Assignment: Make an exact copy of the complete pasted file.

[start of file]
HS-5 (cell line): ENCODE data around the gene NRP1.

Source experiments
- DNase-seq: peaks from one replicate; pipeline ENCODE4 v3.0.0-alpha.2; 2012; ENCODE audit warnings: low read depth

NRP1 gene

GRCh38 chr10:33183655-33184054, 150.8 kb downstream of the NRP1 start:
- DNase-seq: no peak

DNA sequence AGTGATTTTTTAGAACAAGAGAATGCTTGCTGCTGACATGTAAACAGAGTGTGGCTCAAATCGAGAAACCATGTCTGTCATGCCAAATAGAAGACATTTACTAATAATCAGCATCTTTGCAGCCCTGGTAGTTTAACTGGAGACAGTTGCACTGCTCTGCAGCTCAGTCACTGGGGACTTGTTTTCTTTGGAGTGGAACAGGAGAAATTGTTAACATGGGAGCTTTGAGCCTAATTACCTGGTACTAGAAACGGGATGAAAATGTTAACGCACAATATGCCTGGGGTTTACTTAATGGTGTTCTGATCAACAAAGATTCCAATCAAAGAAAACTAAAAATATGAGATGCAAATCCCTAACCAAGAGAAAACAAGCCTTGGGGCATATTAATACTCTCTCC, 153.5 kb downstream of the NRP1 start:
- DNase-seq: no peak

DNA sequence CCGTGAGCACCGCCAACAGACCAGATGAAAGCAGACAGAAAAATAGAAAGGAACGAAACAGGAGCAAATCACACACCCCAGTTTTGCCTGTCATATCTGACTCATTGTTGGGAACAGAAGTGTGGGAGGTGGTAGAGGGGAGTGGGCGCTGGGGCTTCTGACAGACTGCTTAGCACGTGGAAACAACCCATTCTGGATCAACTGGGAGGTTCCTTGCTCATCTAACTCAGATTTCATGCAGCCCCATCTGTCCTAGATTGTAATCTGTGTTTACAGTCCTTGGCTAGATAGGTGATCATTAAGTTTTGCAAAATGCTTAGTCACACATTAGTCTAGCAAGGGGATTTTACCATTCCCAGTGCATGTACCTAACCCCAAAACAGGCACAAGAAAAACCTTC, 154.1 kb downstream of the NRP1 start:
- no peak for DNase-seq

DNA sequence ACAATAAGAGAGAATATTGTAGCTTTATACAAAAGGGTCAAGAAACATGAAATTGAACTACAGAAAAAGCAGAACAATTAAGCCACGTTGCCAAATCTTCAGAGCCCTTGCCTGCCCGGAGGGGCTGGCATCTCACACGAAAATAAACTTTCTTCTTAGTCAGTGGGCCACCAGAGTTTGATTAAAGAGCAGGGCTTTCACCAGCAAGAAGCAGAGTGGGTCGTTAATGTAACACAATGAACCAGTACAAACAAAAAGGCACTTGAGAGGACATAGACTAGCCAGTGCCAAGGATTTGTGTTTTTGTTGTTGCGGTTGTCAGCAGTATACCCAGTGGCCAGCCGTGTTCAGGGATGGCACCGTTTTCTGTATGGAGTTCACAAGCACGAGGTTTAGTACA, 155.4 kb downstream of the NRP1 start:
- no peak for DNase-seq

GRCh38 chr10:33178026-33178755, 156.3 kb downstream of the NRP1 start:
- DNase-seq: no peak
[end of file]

HS-5 (cell line): ENCODE data around the gene NRP1.

Source experiments
- DNase-seq: peaks from one replicate; pipeline ENCODE4 v3.0.0-alpha.2; 2012; ENCODE audit warnings: low read depth

NRP1 gene

GRCh38 chr10:33183655-33184054, 150.8 kb downstream of the NRP1 start:
- DNase-seq: no peak

DNA sequence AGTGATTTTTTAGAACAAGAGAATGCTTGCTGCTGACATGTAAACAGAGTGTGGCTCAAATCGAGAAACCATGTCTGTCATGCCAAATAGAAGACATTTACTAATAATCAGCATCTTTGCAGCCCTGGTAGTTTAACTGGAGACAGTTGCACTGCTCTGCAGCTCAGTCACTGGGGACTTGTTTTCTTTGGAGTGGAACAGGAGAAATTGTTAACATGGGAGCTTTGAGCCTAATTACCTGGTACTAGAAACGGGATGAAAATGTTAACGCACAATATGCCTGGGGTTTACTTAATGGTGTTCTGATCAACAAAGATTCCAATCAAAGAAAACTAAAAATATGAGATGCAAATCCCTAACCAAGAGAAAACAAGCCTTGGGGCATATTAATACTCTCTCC, 153.5 kb downstream of the NRP1 start:
- DNase-seq: no peak

DNA sequence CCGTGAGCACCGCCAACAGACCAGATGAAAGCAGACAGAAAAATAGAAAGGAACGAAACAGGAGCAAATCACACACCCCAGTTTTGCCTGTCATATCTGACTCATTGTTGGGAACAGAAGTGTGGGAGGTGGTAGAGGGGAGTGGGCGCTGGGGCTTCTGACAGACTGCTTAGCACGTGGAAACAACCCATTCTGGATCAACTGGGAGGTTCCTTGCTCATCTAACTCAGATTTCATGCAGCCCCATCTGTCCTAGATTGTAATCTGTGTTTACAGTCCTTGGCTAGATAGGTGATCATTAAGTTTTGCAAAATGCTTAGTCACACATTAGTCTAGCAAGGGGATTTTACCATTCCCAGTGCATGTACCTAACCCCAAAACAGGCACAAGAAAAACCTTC, 154.1 kb downstream of the NRP1 start:
- no peak for DNase-seq

DNA sequence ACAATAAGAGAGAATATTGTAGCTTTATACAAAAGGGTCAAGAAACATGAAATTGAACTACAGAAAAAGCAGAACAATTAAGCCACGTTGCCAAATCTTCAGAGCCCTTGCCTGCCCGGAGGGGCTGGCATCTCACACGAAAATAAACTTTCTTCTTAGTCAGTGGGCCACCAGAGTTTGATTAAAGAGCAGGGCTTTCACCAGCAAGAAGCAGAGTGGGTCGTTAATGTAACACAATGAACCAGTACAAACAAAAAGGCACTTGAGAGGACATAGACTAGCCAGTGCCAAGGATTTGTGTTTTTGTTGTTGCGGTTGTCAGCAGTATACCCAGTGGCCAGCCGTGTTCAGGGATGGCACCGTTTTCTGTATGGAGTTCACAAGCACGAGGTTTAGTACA, 155.4 kb downstream of the NRP1 start:
- no peak for DNase-seq

GRCh38 chr10:33178026-33178755, 156.3 kb downstream of the NRP1 start:
- DNase-seq: no peak